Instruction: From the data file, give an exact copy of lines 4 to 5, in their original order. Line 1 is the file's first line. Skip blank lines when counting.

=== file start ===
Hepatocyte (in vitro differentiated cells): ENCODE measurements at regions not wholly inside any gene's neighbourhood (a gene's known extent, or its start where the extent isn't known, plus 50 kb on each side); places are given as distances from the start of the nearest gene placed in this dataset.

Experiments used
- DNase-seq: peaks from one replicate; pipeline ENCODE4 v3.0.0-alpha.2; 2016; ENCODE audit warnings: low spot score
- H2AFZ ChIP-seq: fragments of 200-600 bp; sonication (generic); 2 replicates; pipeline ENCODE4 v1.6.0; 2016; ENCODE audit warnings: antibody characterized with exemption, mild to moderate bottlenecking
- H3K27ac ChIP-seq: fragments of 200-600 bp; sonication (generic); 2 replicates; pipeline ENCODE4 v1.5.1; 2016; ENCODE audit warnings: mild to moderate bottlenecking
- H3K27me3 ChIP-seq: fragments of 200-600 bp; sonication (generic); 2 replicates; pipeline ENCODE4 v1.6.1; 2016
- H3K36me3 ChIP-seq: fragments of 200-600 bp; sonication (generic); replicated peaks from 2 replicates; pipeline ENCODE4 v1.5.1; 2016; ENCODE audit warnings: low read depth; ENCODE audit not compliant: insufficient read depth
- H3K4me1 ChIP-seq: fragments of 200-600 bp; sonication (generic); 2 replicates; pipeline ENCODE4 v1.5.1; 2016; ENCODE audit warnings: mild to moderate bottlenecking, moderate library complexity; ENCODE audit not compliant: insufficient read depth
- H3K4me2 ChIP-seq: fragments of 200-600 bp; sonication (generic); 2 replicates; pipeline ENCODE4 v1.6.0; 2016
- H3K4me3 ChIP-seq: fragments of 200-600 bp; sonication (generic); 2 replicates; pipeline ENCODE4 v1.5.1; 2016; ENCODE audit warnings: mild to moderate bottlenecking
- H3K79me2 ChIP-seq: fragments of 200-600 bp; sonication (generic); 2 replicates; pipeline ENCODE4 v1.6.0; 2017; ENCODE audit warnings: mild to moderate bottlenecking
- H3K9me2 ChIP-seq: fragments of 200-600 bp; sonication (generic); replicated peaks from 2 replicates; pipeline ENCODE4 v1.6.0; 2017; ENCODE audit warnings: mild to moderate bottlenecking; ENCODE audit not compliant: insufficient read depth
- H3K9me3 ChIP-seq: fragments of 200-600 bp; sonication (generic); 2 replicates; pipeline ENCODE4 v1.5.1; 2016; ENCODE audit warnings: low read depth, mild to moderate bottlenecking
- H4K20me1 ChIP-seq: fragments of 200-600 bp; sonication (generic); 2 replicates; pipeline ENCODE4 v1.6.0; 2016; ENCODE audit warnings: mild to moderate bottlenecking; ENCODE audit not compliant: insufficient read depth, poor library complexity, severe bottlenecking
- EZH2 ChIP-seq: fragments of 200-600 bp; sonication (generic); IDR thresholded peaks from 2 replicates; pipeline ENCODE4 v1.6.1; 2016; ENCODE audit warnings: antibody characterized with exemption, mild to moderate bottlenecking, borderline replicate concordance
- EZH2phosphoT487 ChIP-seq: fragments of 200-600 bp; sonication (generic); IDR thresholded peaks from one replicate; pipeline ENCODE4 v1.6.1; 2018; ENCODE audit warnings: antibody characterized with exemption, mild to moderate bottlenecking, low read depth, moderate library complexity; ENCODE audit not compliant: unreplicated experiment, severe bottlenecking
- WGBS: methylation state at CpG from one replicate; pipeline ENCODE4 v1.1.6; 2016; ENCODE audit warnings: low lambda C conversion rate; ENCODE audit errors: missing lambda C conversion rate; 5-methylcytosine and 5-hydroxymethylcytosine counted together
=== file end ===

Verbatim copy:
- H2AFZ ChIP-seq: fragments of 200-600 bp; sonication (generic); 2 replicates; pipeline ENCODE4 v1.6.0; 2016; ENCODE audit warnings: antibody characterized with exemption, mild to moderate bottlenecking
- H3K27ac ChIP-seq: fragments of 200-600 bp; sonication (generic); 2 replicates; pipeline ENCODE4 v1.5.1; 2016; ENCODE audit warnings: mild to moderate bottlenecking